In 1994, after some time of financial struggle, the Moore Theatre was leased by the Seattle Landmark Association, later named the Seattle Theatre Group. A significant refurbishment was undertaken in July 2013.

From a rock ‘n’ roll standpoint, the venue has played its part in Seattle’s grunge music history, with local bands Soundgarden and Pearl Jam recording EPs and music videos respectively from the theatre.

Location: 1932 2nd Avenue, Seattle, Washington, United States 98101

Website: www.stgpresents.org/moore/

Neumos

Neumos is a Pacific Northwest stop off for many indie bands

A hugely popular Seattle music venue, Neumos Crystal Ball Reading Room is a great place to catch a first glimpse of an up and coming local band or a well-established touring alternative rock act.

Originally opening as Moe’s Mo’Roc’N Café in 1994 before being re-furbished and re-launched as Neumos (New Moe’s, geddit?) in 2003, the new venue has since seen the likes of The Shins, Fleet Foxes, Stephen Malkmus & the Jicks, Cat Power and Yeasayer tread the stage amongst many, many others.

The venue boasts impressive acoustics and light production, and its swanky showroom features three full service bars, a second floor mezzanine, and a balcony overlooking the stage.

The whole Neumos also includes Moe’s Bar and Barboza, a renovated, intimate showroom on the lower floor.

The previous incarnation of Moe’s Mo Roc’n Café has a highly interesting history of its own, hosting the debut performance of Neil Young’s collaboration with Pearl Jam, Mirror Ball, whilst a surprise free Radiohead gig almost led to rioting when the room quickly reached its capacity. Former U.S. President Bill Clinton even dropped by in the ‘90s to catch Jakob Dylan’s Wallflowers perform after a fundraiser at the nearby Paramount.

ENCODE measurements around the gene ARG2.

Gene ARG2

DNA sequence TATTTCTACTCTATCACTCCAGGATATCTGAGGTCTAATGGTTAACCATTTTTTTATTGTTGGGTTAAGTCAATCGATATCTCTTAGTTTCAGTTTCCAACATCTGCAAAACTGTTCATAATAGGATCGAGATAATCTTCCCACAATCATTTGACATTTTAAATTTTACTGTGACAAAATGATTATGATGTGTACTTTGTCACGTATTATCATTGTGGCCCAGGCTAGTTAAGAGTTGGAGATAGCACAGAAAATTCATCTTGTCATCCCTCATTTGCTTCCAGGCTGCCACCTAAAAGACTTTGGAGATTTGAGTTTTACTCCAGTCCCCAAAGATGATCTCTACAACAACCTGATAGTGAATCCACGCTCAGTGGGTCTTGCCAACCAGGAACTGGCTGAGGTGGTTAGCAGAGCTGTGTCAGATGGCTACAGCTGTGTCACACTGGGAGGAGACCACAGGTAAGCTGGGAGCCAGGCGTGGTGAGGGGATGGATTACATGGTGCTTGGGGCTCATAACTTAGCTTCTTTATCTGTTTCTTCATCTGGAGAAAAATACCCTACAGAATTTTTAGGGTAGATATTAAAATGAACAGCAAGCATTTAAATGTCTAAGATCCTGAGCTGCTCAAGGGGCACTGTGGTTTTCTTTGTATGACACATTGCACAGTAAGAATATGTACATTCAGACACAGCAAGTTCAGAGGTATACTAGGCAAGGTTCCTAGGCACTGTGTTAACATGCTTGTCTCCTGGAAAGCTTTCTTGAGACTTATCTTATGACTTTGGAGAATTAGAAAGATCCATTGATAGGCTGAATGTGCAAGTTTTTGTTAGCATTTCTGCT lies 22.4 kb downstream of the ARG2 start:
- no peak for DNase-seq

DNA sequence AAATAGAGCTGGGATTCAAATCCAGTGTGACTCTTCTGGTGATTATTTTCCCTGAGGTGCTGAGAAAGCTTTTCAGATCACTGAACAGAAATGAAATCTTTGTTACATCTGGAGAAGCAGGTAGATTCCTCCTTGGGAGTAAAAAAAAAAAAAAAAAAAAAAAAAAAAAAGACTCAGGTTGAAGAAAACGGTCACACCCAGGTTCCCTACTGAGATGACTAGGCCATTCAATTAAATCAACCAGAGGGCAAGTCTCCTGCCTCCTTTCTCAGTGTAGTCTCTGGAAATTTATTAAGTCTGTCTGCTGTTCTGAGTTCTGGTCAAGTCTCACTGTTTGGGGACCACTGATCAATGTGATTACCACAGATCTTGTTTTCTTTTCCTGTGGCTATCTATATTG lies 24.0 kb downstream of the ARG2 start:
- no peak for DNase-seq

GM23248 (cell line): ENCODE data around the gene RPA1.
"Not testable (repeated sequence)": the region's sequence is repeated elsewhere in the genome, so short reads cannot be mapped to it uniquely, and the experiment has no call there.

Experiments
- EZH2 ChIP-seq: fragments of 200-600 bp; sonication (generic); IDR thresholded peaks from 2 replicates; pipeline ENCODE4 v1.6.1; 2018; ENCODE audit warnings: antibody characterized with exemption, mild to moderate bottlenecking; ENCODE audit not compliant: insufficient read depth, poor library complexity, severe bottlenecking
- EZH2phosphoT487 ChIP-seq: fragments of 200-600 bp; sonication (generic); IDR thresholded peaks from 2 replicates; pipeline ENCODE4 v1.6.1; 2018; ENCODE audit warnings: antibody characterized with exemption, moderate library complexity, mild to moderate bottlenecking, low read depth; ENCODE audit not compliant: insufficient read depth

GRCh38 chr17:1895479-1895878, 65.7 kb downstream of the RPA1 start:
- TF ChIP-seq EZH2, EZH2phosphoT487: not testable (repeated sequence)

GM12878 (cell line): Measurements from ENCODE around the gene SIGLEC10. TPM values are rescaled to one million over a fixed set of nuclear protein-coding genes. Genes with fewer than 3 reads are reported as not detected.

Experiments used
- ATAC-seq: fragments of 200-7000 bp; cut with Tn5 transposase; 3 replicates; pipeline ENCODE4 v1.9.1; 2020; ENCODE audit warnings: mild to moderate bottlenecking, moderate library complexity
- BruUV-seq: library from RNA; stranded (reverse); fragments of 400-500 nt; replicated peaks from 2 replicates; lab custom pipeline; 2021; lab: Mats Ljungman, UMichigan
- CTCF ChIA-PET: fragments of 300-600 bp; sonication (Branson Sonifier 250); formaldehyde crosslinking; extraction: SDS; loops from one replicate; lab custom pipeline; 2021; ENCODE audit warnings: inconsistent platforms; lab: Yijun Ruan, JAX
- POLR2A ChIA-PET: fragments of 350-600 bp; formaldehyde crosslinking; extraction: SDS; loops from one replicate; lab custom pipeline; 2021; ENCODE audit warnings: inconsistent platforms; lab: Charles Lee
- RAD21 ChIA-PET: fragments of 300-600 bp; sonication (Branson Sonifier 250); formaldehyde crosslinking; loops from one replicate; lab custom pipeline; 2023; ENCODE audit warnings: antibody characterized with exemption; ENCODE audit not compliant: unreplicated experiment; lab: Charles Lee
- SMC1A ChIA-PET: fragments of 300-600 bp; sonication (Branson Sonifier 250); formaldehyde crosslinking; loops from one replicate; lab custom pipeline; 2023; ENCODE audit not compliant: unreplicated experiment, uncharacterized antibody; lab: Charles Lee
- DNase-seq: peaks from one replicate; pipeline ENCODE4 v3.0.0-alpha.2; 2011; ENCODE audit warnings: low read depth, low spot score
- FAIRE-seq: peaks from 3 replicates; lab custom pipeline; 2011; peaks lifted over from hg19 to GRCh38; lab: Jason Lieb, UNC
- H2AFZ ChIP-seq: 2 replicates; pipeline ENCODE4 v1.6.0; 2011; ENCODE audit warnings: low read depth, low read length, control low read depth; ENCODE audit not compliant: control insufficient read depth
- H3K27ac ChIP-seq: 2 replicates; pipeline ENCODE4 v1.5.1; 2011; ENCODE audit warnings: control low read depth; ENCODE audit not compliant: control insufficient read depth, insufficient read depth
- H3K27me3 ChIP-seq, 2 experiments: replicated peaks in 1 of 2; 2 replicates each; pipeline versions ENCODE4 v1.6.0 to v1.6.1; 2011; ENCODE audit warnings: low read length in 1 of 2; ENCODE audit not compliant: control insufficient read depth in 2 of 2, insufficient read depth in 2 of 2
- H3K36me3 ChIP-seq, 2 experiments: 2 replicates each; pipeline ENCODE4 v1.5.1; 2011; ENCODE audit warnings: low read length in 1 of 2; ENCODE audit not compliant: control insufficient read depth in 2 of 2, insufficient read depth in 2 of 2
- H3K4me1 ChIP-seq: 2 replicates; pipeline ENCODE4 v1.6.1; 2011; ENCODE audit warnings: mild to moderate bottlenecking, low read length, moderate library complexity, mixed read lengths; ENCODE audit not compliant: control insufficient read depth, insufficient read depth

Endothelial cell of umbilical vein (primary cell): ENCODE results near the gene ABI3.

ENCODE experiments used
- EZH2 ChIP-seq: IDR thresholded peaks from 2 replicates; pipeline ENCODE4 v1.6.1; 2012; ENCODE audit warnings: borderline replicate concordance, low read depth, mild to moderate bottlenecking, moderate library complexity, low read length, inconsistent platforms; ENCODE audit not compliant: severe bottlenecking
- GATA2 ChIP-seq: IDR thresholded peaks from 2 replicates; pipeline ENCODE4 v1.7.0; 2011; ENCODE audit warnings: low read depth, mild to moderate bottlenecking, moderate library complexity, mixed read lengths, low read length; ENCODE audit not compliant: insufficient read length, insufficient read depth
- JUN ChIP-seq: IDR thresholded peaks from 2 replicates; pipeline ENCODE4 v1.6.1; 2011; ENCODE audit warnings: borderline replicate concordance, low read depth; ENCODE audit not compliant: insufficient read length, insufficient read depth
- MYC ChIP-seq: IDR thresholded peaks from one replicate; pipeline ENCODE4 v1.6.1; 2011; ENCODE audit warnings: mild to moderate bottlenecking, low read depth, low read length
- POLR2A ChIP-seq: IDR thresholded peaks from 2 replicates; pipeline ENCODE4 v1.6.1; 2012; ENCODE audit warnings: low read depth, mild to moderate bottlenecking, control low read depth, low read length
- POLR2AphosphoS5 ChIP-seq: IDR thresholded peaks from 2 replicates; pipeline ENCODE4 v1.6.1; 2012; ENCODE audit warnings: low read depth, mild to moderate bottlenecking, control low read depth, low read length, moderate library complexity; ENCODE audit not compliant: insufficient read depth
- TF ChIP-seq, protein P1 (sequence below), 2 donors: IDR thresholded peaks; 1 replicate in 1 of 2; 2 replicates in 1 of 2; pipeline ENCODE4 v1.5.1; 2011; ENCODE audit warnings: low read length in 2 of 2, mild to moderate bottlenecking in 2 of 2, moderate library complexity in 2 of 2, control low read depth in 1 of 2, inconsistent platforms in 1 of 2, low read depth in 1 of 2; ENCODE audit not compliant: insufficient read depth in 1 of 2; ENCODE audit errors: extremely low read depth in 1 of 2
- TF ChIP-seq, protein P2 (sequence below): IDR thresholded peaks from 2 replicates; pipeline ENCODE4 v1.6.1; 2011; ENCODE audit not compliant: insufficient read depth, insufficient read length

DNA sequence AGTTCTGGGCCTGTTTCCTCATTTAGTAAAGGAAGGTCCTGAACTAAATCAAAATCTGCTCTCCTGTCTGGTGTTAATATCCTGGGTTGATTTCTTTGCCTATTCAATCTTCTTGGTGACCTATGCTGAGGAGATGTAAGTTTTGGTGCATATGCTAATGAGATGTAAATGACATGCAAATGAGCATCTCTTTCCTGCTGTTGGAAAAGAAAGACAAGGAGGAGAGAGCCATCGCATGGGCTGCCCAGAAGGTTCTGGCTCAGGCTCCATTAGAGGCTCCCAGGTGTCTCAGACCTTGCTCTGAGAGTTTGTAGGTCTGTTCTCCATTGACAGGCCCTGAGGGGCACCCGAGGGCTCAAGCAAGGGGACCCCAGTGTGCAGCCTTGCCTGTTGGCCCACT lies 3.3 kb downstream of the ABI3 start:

Location: 925 E. Pike Street, Seattle, Washington, United States 98122

Website: www.neumos.com

Benaroya Hall

Creative Commons / LWYang)

Taking up a complete city block at in the heart of downtown Seattle, the wonderful Benaroya Hall is a key player in the Emerald City’s vibrant cultural and artistic life.

Predominantly the home of the Seattle Symphony and classical music, it also hosts performance events of a different kind, including lectures, comedy and yes, rock concerts.

In July 2015 Brian Wilson played an acclaimed concert there with cult folk artist Rodriguez as his support act. Others to play at the impressive space include Chris Cornell and Pearl Jam.

The venue, which boasts two performance halls, was funded by $159 million of private funding, a substantial amount coming from Jack Benaroya, whose surname graces the complex. It opened its doors in September 1998.

Location: 200 University Street, Seattle, Washington, USA 98101

Website: www.seattlesymphony.org/benaroyahall

Sunset Tavern

Sunset Tavern features up and coming indie bands

Located in the burgeoning suburb of Ballard to the Northwest of Seattle’s main centre, the cosy Dive Bar known as The Sunset Tavern presents live music seven days a week.

With a capacity of just 200 people it is not the largest venue, but it more than makes up for this through the intimacy of its shows and decent sound system.